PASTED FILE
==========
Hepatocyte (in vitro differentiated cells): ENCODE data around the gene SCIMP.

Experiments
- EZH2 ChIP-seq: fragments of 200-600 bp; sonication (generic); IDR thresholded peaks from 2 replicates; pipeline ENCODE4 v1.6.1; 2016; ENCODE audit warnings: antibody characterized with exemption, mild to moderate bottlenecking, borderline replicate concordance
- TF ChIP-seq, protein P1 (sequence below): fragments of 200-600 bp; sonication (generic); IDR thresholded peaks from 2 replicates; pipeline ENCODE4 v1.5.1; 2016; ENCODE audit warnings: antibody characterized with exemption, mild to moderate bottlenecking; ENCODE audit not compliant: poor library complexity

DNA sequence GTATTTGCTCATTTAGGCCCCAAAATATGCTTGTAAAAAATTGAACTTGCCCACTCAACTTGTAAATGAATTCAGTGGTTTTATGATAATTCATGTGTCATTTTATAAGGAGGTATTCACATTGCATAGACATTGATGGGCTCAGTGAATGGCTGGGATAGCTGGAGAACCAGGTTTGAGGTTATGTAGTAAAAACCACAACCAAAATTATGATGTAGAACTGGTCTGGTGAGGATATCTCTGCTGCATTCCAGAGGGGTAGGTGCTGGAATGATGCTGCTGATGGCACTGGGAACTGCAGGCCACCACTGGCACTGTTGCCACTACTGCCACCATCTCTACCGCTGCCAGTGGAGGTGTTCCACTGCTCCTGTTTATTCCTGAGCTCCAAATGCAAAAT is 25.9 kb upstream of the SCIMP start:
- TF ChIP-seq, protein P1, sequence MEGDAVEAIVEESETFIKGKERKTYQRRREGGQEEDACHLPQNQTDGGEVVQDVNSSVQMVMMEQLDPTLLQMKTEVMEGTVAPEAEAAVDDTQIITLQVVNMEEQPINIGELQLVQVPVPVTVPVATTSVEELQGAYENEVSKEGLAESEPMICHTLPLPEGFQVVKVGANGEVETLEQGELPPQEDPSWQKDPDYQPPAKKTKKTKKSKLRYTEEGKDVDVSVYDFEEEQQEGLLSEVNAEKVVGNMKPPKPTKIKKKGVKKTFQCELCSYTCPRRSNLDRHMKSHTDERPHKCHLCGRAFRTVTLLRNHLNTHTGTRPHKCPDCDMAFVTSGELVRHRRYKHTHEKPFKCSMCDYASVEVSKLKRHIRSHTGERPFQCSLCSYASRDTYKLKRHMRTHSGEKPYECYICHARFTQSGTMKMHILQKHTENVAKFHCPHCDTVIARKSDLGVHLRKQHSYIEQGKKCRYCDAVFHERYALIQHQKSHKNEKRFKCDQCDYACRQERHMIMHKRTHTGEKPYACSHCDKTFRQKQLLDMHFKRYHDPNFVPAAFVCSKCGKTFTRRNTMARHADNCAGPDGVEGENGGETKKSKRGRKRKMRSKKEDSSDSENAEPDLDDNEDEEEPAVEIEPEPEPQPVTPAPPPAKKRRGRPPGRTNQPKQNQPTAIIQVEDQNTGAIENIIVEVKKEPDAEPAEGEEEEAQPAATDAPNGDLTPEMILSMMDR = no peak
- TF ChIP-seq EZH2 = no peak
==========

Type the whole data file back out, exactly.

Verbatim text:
Hepatocyte (in vitro differentiated cells): ENCODE data around the gene SCIMP.

Experiments
- EZH2 ChIP-seq: fragments of 200-600 bp; sonication (generic); IDR thresholded peaks from 2 replicates; pipeline ENCODE4 v1.6.1; 2016; ENCODE audit warnings: antibody characterized with exemption, mild to moderate bottlenecking, borderline replicate concordance
- TF ChIP-seq, protein P1 (sequence below): fragments of 200-600 bp; sonication (generic); IDR thresholded peaks from 2 replicates; pipeline ENCODE4 v1.5.1; 2016; ENCODE audit warnings: antibody characterized with exemption, mild to moderate bottlenecking; ENCODE audit not compliant: poor library complexity

DNA sequence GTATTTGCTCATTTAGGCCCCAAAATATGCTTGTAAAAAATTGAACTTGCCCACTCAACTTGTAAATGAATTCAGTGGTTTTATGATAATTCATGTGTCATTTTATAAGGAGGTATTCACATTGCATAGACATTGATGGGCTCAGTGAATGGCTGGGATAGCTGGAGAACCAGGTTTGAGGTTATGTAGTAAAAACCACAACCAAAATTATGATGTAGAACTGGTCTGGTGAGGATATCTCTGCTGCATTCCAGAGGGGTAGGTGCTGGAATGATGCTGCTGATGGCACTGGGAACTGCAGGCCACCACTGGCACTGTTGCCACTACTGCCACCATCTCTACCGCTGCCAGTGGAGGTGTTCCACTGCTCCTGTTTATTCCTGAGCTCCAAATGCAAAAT is 25.9 kb upstream of the SCIMP start:
- TF ChIP-seq, protein P1, sequence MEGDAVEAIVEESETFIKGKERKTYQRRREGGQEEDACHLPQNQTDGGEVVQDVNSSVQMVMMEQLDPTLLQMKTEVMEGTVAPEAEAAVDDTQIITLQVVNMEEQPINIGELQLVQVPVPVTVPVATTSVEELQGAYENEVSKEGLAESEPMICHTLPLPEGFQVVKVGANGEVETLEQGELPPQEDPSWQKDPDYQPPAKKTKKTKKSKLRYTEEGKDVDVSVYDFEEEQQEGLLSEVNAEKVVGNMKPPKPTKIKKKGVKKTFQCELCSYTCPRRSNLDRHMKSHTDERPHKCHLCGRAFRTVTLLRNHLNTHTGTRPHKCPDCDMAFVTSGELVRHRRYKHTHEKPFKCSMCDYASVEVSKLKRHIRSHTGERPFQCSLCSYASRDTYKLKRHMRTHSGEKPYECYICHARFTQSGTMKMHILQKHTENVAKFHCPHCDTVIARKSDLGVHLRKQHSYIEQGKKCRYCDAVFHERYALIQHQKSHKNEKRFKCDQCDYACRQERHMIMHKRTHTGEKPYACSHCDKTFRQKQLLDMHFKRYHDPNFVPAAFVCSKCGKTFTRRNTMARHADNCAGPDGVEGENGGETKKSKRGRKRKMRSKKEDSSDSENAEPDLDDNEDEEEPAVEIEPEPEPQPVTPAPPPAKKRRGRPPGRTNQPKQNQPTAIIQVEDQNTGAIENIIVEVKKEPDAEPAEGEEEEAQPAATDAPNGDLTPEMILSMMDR = no peak
- TF ChIP-seq EZH2 = no peak